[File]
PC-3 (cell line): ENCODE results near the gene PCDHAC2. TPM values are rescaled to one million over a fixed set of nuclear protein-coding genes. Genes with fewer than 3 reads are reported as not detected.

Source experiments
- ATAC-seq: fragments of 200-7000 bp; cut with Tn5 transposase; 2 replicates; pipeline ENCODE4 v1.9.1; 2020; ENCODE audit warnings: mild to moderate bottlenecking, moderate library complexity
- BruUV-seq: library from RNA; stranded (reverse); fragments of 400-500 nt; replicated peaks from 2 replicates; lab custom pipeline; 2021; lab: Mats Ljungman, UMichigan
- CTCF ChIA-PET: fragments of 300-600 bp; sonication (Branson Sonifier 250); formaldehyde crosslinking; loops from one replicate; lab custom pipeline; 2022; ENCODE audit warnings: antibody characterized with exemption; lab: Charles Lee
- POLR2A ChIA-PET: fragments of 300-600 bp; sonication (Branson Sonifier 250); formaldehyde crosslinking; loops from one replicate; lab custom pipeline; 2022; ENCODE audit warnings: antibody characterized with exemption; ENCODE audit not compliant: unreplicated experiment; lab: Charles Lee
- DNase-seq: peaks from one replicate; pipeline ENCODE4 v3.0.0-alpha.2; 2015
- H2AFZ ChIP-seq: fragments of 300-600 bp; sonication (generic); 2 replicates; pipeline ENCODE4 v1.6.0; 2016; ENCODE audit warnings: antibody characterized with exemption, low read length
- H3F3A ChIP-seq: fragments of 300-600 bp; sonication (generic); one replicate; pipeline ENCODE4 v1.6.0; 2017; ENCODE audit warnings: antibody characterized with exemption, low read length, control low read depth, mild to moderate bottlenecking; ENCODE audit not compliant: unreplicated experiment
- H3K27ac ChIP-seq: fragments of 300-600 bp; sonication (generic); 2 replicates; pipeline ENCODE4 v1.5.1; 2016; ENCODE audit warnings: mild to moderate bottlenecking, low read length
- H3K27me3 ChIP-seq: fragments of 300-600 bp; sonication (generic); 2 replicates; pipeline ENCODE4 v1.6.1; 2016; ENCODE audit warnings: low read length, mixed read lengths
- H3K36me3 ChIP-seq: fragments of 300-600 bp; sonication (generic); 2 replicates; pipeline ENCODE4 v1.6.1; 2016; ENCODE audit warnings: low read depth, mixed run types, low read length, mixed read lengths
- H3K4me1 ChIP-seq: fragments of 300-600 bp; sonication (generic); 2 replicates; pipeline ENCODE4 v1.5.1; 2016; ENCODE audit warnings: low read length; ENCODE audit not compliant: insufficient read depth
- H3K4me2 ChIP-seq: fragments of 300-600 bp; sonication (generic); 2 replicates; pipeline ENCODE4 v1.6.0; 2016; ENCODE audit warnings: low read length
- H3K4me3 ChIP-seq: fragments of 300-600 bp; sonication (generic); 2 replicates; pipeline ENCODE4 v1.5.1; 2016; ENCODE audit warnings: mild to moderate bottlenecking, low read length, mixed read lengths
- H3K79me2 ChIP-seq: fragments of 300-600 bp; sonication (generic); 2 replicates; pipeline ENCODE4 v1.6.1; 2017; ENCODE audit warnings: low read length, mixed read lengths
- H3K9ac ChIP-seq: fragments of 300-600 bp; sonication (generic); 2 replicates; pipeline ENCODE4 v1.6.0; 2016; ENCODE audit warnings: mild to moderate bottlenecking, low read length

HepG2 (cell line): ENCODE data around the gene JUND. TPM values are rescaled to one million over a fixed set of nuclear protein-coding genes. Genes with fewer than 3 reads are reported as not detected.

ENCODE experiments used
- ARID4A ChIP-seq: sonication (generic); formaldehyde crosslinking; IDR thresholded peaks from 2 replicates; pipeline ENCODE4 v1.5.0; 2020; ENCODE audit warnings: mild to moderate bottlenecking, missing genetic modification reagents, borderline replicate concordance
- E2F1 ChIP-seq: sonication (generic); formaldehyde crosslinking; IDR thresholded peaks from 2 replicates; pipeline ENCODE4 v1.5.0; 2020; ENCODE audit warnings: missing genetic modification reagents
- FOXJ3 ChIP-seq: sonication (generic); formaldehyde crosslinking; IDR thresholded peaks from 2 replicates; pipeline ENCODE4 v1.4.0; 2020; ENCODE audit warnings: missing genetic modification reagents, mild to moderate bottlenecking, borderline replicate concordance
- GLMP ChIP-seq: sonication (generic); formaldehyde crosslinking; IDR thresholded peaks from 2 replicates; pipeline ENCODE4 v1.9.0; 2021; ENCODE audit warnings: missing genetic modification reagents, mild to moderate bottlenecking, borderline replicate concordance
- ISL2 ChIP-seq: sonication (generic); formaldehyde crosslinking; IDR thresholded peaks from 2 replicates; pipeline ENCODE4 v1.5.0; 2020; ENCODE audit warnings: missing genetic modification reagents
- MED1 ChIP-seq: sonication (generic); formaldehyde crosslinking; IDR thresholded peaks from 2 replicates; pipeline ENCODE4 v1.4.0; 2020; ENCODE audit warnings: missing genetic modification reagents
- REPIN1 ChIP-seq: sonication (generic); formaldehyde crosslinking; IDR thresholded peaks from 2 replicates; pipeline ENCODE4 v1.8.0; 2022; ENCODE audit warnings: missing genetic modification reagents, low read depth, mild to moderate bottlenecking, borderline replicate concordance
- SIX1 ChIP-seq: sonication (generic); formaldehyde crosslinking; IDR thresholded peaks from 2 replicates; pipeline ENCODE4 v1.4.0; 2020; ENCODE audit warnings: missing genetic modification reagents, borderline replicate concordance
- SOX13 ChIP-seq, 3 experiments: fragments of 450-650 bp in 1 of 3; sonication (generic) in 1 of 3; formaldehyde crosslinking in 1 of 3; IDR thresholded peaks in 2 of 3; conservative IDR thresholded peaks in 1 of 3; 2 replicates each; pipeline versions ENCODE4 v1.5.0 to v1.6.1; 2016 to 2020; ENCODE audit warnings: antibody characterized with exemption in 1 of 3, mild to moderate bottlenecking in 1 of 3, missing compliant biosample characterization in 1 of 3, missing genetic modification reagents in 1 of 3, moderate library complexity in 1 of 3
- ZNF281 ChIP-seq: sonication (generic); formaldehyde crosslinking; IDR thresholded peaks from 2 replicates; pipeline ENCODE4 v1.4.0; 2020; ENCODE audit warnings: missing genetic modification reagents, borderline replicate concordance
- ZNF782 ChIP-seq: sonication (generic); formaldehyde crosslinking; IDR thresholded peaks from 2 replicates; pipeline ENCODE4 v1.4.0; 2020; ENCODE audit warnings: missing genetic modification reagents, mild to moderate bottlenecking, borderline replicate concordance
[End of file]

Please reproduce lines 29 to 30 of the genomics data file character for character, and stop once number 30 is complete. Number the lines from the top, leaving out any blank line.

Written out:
- ZNF281 ChIP-seq: sonication (generic); formaldehyde crosslinking; IDR thresholded peaks from 2 replicates; pipeline ENCODE4 v1.4.0; 2020; ENCODE audit warnings: missing genetic modification reagents, borderline replicate concordance
- ZNF782 ChIP-seq: sonication (generic); formaldehyde crosslinking; IDR thresholded peaks from 2 replicates; pipeline ENCODE4 v1.4.0; 2020; ENCODE audit warnings: missing genetic modification reagents, mild to moderate bottlenecking, borderline replicate concordance